FROM A DUCK TO A SWAN Andy Hollifield 11-19-19
Pro 18:14 The spirit of a man will sustain his infirmity, but a wounded spirit who can bear? (KJV)
“I hate piano momma, I don’t want to play anymore!” Sarah said as she ran into her room crying and slammed the door. She had just been taking lessons for three months. You can’t be ready to give a concert in that short of a time.
Sarah had worn leg braces until she was three and glasses all of her ten years. Glasses could help her see and braces had helped her learn to walk but what can you do for a broken spirit? While the other fourth grade girls were playing basketball in the winter soccer all summer, Sarah had been forced to take piano lessons by her mom. The doctors had warned her mom that any rough contact to Sarah’s legs would put her back in braces and maybe even permanently.
None of that mattered to the girls in the lunchroom that made a pastime of making fun of Sarah until she started crying. Marjorie was the worst and all of the others followed her lead. Her beauty with her long blond hair and bubbly personality, endeared her to all of the other girls in the school. Sarah had tried to be friends with all of them but her glasses and her slight limp were magnets for ridicule and this day was no different. Hop-a-long and four eyes were their favorite names for Sarah. She longed so bad to be able to play ball with them and just fit in but it wasn’t worth the risk to her legs.
Her childhood was full of memories Sarah chose not to recall. She remembered all the laughing at her expense. Even though her family had moved fourteen years earlier, at twenty-four years old those memories still hurt. Now, as she walked on the stage at the Metropolis Music Center in front of 3000 people, that time of life seemed so far away. Mom was right. The piano lessons had paid off and now she was the official pianist for the city orchestra that played all of the big venues throughout the country.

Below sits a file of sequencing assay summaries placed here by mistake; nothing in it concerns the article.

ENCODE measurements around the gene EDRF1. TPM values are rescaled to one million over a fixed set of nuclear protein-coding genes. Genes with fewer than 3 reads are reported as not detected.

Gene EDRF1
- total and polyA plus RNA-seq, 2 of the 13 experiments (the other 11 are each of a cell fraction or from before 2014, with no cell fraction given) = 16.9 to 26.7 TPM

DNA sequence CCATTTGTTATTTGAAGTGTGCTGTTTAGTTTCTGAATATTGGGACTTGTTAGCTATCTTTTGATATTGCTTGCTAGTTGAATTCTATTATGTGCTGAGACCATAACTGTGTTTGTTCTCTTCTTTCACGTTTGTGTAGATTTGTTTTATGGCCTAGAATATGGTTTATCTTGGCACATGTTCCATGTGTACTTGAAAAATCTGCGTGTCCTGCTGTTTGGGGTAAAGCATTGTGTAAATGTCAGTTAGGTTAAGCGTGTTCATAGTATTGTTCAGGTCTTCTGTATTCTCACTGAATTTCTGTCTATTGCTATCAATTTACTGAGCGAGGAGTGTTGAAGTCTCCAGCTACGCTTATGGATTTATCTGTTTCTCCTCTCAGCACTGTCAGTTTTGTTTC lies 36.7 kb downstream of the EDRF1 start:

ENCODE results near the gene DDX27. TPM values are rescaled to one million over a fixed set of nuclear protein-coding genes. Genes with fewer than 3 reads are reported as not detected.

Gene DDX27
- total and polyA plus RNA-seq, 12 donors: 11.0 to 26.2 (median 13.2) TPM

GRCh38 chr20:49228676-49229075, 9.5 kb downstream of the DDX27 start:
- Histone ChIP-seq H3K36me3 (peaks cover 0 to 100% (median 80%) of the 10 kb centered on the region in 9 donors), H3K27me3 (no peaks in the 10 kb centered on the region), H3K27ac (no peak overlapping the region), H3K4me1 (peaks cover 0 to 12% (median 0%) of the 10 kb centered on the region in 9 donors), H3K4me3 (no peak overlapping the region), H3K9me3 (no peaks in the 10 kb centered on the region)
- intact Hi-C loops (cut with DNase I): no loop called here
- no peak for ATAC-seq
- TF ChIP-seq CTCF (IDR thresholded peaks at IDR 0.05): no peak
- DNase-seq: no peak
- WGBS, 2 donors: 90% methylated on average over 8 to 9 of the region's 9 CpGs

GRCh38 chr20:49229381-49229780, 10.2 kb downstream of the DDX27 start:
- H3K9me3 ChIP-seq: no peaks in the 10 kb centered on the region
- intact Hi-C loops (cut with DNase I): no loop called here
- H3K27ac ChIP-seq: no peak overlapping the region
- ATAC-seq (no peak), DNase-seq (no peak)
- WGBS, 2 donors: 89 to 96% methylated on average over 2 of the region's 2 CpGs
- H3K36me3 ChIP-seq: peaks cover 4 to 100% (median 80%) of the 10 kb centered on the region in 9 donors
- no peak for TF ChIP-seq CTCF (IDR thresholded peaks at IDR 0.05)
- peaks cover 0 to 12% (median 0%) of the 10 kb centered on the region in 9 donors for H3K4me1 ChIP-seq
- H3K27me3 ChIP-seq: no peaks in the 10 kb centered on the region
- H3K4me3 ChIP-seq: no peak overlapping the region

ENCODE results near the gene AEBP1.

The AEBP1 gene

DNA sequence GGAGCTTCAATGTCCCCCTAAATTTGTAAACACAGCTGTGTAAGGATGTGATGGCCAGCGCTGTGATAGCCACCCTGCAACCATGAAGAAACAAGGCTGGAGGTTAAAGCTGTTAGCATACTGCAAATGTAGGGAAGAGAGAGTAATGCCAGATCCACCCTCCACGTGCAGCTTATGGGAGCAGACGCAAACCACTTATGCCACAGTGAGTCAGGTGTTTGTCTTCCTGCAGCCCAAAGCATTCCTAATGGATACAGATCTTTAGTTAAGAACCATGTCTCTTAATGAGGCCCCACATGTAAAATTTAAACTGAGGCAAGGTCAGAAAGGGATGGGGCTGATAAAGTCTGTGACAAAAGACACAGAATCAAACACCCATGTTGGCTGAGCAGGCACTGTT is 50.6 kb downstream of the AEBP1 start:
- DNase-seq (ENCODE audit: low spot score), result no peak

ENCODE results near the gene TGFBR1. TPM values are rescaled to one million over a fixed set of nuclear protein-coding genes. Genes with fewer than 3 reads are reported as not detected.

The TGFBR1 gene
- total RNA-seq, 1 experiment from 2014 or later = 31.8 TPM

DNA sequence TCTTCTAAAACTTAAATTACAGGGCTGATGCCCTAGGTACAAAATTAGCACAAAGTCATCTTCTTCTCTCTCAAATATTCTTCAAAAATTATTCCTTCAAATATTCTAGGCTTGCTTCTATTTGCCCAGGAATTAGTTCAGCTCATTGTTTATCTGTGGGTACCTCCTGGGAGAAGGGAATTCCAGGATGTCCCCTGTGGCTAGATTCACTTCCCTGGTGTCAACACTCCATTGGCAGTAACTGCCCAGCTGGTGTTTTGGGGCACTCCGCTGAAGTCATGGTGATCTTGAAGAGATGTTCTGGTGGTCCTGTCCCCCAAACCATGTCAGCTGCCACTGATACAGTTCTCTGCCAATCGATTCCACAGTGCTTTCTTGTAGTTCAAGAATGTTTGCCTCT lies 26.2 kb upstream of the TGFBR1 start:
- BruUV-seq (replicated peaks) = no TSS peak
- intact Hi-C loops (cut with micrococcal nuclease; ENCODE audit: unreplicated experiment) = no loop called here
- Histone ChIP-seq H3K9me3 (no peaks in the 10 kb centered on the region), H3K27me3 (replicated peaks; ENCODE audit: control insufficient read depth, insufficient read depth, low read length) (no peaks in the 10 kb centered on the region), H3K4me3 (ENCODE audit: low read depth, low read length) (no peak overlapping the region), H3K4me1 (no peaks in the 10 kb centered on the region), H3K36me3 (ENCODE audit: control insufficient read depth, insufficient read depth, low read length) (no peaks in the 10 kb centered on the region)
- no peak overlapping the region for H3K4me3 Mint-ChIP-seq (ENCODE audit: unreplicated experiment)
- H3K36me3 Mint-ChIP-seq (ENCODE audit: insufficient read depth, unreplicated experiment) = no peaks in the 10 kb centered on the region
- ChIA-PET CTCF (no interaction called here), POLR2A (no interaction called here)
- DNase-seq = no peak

After the show on a cool rainy night, Sarah was stopped by a lady that looked like she had lived a pretty rough life. The three kids with her were polite but their clothes weren’t fashionable by any standard. This lady asked, “Aren’t you Sarah from just outside of Abilene, Kansas?” “Yes,” Sarah replied; “But do I know you?” “You probably wish you didn’t,” the lady answered, “I am Marjorie. When I heard you were going to be here I just had to come. I owe you an apology for the way I treated you in fourth grade. As my oldest girl entered fourth grade this year, with her coke bottle glasses, it made me think of you and how terrible I had been to you. I hope you can someday forgive me.” “You didn’t have to come here to tell me that but thank you and you can consider it forgiven” responded Sarah, flabbergasted by this unforeseen apology. “Oh, by the way, Sarah, when I asked my daughter if she wanted to be a homecoming queen like me, she said not really. She said when she grows up, she hopes she can play the piano just like you. Fate has a not-so-funny way of teaching us hard lessons, doesn’t it? Who would have ever dreamed you would not only be so talented but so beautiful as well. I am glad she has you for a role model to encourage her to reach for the stars. The little duckling from Abilene truly has become a graceful and beautiful swan.”